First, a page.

Leading fuel supplier Caltex Australia (ASX: CTX) has released its interim results for the six months to June showing a 3% fall in revenue to $11.5 billion and a 13% fall in profit to $171 million, on a replacement cost basis. (The replacement cost basis excludes the impact of the rise or fall in oil prices and presents a clearer picture of the company’s underlying business performance.) The company held the interim dividend steady at 17 cents per share.
Managing Director Mr Julian Segal in commenting on the results highlighted that the “balance sheet remains strong and, despite an increasingly competitive environment, the outlook for our business continues to be positive. We are well progressed in restructuring our supply chain, with the conversion of our Kurnell refinery to a leading import terminal by the end of 2014 on schedule. We also continue to invest to support growth in our Marketing operations.”
Indeed it is the resilience of the Marketing and Distribution division’s earnings that have helped Caltex earn the bulk of its profits. Earnings before interest and tax (EBIT) from marketing and distribution were $365 million, in line with the previous year. Whereas the Refining and Supply division continues to underperform, returning an EBIT loss of $43 million down from a $2 million profit. The division was affected by the sudden drop in the exchange rate and an unplanned outage at the Lytton refinery that affected volumes and supply into the Sydney market.
Sales volumes dipped from 7.78 billion litres to 7.76 billion litres compared with the previous corresponding period however the marketing margin on transport fuel sales (which includes jet fuel) rose. Because Woolworths (ASX: WES) runs jointly branded service stations with Caltex while Coles, owned by Wesfarmers (ASX: WES), operates under an agreement with multinational Shell, Caltex’s results provide some insights for investors in the two supermarket giants as well.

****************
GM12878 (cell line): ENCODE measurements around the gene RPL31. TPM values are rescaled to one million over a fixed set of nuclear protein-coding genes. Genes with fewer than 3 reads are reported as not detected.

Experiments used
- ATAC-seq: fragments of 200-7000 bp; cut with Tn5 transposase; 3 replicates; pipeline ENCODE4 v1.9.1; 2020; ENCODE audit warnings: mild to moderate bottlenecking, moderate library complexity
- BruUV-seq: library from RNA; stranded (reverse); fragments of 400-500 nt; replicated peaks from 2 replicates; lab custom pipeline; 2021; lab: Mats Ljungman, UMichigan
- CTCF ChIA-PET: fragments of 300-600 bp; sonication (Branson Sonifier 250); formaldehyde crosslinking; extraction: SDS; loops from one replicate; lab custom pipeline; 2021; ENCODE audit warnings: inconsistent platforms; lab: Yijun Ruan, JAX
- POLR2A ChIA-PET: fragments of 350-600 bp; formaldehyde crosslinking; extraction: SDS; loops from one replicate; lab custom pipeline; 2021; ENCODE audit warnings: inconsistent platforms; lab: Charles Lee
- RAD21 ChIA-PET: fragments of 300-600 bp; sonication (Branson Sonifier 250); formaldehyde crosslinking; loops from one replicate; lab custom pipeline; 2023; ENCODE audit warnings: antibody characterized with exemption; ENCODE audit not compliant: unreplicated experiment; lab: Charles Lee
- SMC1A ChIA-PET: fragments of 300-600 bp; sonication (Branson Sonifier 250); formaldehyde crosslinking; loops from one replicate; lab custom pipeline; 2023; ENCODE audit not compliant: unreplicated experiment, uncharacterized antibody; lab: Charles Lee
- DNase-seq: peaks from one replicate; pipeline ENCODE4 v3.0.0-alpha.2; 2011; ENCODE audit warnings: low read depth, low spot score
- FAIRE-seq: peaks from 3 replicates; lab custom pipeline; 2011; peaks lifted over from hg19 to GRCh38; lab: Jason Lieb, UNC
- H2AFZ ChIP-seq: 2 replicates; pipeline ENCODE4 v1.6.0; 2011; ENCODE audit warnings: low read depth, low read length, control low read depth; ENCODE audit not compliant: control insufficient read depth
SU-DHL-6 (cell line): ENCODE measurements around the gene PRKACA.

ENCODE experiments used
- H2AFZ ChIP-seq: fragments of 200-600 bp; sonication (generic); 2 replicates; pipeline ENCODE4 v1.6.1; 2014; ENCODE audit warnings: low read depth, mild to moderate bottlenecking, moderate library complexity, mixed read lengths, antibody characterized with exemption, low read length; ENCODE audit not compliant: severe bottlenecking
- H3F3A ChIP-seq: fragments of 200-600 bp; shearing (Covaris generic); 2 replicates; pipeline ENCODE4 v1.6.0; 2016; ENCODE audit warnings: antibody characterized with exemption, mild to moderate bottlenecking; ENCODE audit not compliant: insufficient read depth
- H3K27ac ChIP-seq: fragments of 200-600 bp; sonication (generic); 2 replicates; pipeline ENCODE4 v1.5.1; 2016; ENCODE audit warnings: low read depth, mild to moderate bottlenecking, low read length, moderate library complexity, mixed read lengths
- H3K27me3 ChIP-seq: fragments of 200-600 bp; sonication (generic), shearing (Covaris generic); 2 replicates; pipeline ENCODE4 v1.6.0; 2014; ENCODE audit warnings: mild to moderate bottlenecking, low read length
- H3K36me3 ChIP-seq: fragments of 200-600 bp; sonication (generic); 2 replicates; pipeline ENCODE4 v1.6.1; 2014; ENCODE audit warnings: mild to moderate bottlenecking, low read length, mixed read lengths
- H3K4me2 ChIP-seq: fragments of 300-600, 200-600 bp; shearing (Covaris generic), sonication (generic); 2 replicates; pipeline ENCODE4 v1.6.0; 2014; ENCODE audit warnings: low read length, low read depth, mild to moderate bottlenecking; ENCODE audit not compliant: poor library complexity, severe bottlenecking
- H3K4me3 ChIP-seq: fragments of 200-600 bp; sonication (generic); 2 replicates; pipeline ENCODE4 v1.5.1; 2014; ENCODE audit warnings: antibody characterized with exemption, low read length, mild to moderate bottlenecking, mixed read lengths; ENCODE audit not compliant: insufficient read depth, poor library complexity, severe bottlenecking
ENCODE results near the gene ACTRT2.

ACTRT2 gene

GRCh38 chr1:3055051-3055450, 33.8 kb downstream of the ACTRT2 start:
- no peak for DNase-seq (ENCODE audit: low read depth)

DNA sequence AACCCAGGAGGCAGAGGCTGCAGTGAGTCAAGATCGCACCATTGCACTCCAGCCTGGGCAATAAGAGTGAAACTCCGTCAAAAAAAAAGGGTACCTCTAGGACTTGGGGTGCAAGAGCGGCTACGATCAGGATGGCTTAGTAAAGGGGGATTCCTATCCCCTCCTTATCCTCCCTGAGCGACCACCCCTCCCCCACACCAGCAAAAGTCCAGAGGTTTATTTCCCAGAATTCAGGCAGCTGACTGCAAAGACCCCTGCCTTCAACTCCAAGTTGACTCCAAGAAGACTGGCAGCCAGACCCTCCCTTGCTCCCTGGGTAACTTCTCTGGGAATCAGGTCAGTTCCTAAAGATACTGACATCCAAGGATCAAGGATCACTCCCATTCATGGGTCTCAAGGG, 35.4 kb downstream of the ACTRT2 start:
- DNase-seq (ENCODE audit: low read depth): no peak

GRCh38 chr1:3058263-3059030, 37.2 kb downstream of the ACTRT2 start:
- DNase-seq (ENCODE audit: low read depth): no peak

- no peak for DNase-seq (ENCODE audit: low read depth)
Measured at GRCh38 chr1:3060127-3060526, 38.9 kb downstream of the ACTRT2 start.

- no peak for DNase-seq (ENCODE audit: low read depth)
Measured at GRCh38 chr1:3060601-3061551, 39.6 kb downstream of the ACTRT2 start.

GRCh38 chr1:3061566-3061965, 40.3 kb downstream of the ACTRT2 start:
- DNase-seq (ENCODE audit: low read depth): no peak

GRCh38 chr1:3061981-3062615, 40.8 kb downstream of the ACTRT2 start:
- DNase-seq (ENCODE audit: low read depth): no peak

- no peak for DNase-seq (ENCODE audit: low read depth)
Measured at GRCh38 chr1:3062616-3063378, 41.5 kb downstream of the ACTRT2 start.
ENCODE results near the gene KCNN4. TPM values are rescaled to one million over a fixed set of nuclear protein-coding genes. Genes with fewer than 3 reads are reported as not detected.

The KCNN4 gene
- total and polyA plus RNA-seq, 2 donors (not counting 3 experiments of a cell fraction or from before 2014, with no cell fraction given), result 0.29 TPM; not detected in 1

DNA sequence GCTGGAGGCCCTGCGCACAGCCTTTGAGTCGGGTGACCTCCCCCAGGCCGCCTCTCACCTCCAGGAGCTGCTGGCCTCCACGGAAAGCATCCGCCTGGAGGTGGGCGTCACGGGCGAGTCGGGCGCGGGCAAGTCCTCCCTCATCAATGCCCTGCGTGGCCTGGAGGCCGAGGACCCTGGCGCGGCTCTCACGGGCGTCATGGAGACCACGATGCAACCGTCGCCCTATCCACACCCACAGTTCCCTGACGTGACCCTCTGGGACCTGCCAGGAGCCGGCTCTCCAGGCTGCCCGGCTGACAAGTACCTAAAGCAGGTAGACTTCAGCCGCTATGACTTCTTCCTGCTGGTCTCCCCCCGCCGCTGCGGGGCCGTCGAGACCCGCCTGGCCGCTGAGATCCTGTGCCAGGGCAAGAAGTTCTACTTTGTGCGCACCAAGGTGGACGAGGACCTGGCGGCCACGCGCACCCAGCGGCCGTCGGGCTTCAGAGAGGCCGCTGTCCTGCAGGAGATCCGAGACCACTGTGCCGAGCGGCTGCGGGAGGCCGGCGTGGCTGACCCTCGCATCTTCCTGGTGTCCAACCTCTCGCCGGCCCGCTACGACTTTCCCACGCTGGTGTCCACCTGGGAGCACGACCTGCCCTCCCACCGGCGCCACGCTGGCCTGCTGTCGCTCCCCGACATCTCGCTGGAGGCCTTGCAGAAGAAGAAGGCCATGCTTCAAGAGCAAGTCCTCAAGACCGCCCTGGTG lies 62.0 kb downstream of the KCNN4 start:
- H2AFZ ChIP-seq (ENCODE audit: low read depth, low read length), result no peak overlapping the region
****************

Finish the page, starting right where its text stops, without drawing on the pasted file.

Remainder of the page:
Caltex reported that average weekly shop sales (non-fuel items) increased by 0.44% to $36,800 up from $36,600 in the previous year which suggests that growth in store sales is lacklustre and perhaps the discounting of essential items such as milk is failing to invigorate fuel store sales.
Caltex supplies around 1 in every 3 litres of the gasoline, diesel and jet fuel consumed in Australia via a national distribution network of refineries, terminals, pipelines and depots. With annualised earnings per share (on a replacement cost basis) of 126.6 cps and a share price of $19 the stock currently trades on a price-to-earnings ratio of 15 times. The company has a sound balance sheet and an enviable market position however with the growth rate of fuel consumption roughly in line with GDP growth it would appear that the current pricing of Caltex stock is reasonable.
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